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Best Practices to Keeping an Ice Machine Running Well

Best Practices to Keeping an Ice Machine Running Well

As the backbone of many service industries, there is not a grocery store, restaurant or convenience store that can go about their daily operations without the use of ice. That being said; the real task becomes making sure your  ice machine can run for extended periods of time, even while in inclement weather. While it is never the ideal to have commercial ice machines work against extreme temperatures, in some instances it is necessary. Don’t panic just yet! Follow our best practices for operating in hot weather conditions to effectively maintain your ice machine year-round, even when temperatures spike.

Ice Machine Placement

If you own a commercial ice machine or are looking at purchasing one, you may have already asked yourself where the safest place to put it is. Generally speaking, to perform optimally, ice makers should be inside, in a temperature controlled environment. Placing your ice machine outside, or in areas of extreme heat can cause serious productivity issues. The ultimate goal is the longevity of your machine. One way to ensure a full life span of your ice maker is to find a location inside your store or venue that offers a cooler, low-humidity environment.

Air Heat Index

Extreme heat is not always indicative of outside temperatures. Commercial kitchens are another area where placement matters. As the kitchen comes alive with food preparation and workers scattering about trying to fulfill orders, the heat index inside a commercial kitchen will immediately begin to rise. One of the most common problems getting in the way of ice machine efficiency is higher air temperatures, which results in lower ice production. As a general rule of thumb, temperatures approaching 95 degrees will likely put a halt to your machine’s ice production. When deciding where to place your ice machine, factors such as where heat sources are, and access to cool water lines should be taken into consideration.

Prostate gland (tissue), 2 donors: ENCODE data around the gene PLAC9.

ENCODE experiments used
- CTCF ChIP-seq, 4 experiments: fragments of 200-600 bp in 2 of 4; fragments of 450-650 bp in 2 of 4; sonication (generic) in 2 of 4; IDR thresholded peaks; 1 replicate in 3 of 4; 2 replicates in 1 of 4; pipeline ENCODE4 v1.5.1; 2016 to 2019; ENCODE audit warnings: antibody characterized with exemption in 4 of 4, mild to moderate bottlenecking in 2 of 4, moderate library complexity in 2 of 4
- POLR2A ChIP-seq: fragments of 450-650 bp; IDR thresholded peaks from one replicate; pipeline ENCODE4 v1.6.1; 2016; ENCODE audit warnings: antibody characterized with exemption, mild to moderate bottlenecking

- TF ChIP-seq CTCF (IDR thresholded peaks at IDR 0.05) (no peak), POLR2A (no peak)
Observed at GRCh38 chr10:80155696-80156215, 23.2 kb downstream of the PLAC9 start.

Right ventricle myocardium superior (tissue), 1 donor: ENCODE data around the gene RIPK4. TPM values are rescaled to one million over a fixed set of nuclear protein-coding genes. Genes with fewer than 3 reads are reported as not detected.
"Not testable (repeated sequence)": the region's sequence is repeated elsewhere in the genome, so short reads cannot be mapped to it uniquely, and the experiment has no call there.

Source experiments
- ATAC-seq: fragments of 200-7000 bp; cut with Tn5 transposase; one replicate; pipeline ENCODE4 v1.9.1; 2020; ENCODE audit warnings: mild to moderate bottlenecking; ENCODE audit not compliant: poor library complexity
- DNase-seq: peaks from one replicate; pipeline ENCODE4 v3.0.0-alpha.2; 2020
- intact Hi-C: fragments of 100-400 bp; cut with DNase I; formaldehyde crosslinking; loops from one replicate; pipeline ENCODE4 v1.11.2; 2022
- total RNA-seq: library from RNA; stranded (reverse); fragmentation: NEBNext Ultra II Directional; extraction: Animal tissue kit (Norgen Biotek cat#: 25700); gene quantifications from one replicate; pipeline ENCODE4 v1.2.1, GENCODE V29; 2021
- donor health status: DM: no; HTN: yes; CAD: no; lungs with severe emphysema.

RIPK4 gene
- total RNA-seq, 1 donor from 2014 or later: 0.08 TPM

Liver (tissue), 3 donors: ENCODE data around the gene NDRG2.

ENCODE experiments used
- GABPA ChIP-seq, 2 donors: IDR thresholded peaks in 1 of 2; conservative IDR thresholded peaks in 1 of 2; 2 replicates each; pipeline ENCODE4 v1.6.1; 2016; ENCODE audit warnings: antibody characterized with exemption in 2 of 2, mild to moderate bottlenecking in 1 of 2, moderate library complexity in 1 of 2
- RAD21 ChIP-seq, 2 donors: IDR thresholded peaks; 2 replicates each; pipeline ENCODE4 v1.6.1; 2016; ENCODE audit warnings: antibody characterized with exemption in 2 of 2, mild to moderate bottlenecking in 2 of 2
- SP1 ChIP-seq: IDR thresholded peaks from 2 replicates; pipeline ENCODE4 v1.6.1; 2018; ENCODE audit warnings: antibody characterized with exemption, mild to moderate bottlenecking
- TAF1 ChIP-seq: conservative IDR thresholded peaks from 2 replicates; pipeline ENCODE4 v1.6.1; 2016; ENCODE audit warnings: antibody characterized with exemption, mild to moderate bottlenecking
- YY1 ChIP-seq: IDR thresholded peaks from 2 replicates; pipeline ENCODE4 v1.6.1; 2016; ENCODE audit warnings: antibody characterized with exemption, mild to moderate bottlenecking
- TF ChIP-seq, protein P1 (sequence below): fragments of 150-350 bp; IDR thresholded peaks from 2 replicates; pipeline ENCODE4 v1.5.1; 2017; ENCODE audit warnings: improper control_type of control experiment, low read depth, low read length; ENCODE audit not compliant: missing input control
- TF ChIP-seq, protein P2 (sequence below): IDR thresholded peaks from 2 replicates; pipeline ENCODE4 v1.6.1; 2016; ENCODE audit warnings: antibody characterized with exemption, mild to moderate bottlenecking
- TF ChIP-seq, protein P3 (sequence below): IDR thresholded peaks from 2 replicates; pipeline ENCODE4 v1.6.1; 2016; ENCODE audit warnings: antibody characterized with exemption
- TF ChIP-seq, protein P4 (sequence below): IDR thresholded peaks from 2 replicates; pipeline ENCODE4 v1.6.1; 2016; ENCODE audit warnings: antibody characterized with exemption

Increases in Water Temperature

Another problem getting in the way of ice machine efficiency is water temperatures exceeding 80 degrees, making ice production nearly impossible. When higher water temperatures filter into your ice machine, the unit works twice as hard to make up for freezing time needed to produce ice. This can have a negative impact, not only on the ice machine itself, but also for you as a business owner. If you have noticed a decrease in ice production or if your ice machine has completely shut down, there are a few things you will want to check. First things first, check the machine to ensure it is running. When commercial ice machines are affected by extreme temperatures, they often shut down in order to protect themselves. If your ice machine has shut down allow it to remain in this cycle. Next, check the water line to your ice machine and ensure that it is not sharing a hot water line, such as one might find connected to a dishwasher. Improper installation can put your ice machine at risk, especially in commercial kitchens where hot water lines may be more prevalent. When all else fails, contacting a professional may be in order to help you recover the use of your unit. A commercial refrigerator mechanic will likely be able to help pinpoint trouble areas that caused your ice machine to stop working efficiently.

Best Ice Machines for Hot Weather

Hot weather can dictate the type of ice machine that you purchase. Living and working in temperatures that are typically above 90 degrees means searching for a commercial ice machine designed to withstand heat. Water-cooled ice machines perform well in high temperatures because of their unique design; they have two separate water lines, one for ice production, and the other to cool the refrigerant. As these two water lines work together, your ice machine can regulate the temperature more efficiently and continue to produce ice more regularly.

In peak season when the demand for ice is high, it is imperative to check your ice making system thoroughly for proper operation. This means a full inspection of your evaporator, condenser, water filter and air filter. Remember that while the vast majority of ice machine problems happen during the hottest months of the year, following these tips can help you reduce your chances of losing access to ice when the temperatures start to rise.

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